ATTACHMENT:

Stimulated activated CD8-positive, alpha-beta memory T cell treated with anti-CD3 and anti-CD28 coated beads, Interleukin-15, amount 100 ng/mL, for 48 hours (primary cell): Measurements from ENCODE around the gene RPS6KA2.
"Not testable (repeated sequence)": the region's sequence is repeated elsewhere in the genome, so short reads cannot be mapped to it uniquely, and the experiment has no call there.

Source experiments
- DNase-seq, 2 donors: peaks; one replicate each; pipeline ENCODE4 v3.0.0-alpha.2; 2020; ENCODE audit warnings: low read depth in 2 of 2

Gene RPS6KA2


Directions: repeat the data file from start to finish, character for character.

Stimulated activated CD8-positive, alpha-beta memory T cell treated with anti-CD3 and anti-CD28 coated beads, Interleukin-15, amount 100 ng/mL, for 48 hours (primary cell): Measurements from ENCODE around the gene RPS6KA2.
"Not testable (repeated sequence)": the region's sequence is repeated elsewhere in the genome, so short reads cannot be mapped to it uniquely, and the experiment has no call there.

Source experiments
- DNase-seq, 2 donors: peaks; one replicate each; pipeline ENCODE4 v3.0.0-alpha.2; 2020; ENCODE audit warnings: low read depth in 2 of 2

Gene RPS6KA2